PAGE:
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The Whole Love

September 23, 2011 | Format: MP3

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Product Details

  • Original Release Date: September 23, 2011
  • Release Date: September 23, 2011
  • Label: Anti/Epitaph
  • Copyright: 2011 dBpm Records, under exclusive license to Epitaph
  • Record Company Required Metadata: Music file metadata contains unique purchase identifier. Learn more.
  • Total Length: 56:21
  • Genres:
  • ASIN: B005MVIF7M
  • Average Customer Review: 4.4 out of 5 stars  See all reviews (89 customer reviews)
  • Amazon Best Sellers Rank: #18,848 Paid in Albums (See Top 100 Paid in Albums)

Customer Reviews

The result, thus far, has been one of their best albums to date.
J. Loudon
The Whole Love is the perfect album if you're looking for something refreshing, or for anyone who's a fan of great songwriting.
Brian E.
One of the most consistent bands in rock & roll puts out another stellar album - their best since 2004's A Ghost is Born.
Jason Ford

Most Helpful Customer Reviews

93 of 109 people found the following review helpful By Brian E. on September 27, 2011
Format: Audio CD
Wilco is one of those bands you can never sleep on.

Nearly a decade removed from their most esteemed album, Yankee Hotel Foxtrot, circumstances have changed for the Chicago-based rockers. There was a time in which Wilco couldn't do anything without causing everyone to stand up and take notice.

My senior year in high school was the year A Ghost Is Born came out, and everyone was talking about that record. It was everywhere. You couldn't escape the buzz from that album if you bought real estate under a giant boulder.

But if you were one of those, like me, who soon tired of the Wilco hype, you eventually got your wish. It wouldn't be fair to say the hype died, but I don't remember the previous two albums generating the same level of hysteria we saw with Ghost.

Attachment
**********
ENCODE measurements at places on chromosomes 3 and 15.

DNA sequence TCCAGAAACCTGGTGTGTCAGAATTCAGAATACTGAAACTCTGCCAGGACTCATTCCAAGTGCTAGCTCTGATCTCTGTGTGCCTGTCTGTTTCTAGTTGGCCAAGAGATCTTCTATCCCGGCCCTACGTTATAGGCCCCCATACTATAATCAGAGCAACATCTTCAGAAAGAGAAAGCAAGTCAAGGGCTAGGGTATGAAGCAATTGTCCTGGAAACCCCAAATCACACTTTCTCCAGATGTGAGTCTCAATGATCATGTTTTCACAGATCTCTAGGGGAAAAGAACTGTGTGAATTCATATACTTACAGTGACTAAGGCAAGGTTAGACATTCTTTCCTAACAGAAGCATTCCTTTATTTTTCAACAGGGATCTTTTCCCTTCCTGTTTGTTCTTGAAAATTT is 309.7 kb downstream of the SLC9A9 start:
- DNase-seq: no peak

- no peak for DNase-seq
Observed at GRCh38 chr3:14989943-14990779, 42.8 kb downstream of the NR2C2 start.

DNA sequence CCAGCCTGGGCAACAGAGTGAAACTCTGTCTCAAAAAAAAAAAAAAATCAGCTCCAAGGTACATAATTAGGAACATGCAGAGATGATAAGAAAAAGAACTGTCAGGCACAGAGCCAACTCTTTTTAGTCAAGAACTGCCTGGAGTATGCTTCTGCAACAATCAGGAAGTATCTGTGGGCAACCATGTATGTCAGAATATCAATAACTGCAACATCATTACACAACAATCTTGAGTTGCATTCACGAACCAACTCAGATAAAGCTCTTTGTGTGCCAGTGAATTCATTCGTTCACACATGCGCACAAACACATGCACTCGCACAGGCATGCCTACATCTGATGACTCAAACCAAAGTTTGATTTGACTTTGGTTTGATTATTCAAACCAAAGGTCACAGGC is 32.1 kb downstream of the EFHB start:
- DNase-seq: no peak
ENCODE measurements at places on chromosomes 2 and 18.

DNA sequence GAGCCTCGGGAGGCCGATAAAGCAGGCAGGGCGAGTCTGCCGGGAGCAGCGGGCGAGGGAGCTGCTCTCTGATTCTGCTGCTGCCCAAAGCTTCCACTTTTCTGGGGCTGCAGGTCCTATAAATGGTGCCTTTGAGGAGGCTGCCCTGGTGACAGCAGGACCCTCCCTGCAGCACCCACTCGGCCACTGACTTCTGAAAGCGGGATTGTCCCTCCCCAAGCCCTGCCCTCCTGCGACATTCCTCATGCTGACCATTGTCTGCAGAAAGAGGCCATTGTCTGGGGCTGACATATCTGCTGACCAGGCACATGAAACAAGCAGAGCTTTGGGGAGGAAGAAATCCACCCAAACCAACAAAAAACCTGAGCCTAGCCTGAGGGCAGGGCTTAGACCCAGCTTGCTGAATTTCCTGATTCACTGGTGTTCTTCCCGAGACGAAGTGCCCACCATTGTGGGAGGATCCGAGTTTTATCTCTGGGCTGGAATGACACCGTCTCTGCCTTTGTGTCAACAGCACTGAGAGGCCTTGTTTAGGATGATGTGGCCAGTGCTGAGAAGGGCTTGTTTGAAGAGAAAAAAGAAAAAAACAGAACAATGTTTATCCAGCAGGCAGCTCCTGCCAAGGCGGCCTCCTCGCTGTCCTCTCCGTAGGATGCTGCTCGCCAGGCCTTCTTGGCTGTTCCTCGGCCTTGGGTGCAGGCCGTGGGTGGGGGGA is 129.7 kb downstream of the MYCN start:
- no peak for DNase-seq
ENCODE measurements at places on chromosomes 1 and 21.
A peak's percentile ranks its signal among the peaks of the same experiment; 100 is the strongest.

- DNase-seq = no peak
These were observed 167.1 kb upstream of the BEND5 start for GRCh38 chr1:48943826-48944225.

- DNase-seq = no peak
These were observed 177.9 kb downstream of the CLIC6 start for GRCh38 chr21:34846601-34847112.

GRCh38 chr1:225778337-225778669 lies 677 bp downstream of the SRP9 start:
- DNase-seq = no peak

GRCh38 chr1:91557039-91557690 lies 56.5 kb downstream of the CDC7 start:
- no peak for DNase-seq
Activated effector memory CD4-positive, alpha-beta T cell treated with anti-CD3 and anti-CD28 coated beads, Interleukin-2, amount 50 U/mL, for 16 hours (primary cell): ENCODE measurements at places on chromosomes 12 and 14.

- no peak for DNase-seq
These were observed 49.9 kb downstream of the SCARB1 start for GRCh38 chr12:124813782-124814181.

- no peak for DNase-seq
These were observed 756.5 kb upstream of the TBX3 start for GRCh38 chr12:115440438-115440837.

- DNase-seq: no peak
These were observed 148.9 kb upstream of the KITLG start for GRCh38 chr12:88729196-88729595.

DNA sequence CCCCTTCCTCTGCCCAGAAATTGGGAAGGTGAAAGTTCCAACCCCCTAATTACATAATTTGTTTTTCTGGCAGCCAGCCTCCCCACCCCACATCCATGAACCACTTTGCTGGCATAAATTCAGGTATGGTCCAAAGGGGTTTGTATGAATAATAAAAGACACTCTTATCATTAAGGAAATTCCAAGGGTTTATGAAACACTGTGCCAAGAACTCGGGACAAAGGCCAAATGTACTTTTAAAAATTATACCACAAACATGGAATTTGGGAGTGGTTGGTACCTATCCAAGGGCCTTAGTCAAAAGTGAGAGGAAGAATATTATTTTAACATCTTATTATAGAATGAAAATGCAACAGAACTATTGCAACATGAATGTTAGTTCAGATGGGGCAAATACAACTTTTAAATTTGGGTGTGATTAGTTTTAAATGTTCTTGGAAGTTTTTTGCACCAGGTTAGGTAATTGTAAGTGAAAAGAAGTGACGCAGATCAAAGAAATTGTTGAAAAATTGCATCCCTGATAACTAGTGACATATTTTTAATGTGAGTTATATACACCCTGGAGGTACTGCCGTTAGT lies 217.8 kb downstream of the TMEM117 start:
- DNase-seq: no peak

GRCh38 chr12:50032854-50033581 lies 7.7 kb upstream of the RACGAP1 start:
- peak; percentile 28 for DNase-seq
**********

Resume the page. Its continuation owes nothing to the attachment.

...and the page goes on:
But now it is 2011 and I've got to eat my words. I finally decided to give Wilco an in-depth listen, and I see what the big deal is. If there's a new wave of hype over the latest Wilco record, don't expect to see me run for cover. Because if there's any justice, The Whole Love should start a revolution of its own.

The Whole Love seems to strike a medium between the two extremes the band painted in the 2000s. It's certainly more level headed than Yankee Hotel Foxtrot and A Ghost is Born, but is more adventurous than their last effort, Wilco (the album). The opener, "Art of Almost," builds up slowly, leaving you wondering what exactly this album has in store for you. But when the extended guitar solo kicks in, you know you're in for a truly unique ride.

As a listener who appreciates variety, The Real Love is an easy sell. This album has it all, from sprawling epics to clashing rockers and well crafted pop nuggets.
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43 of 51 people found the following review helpful By Rudolph Klapper on September 27, 2011
Format: Audio CD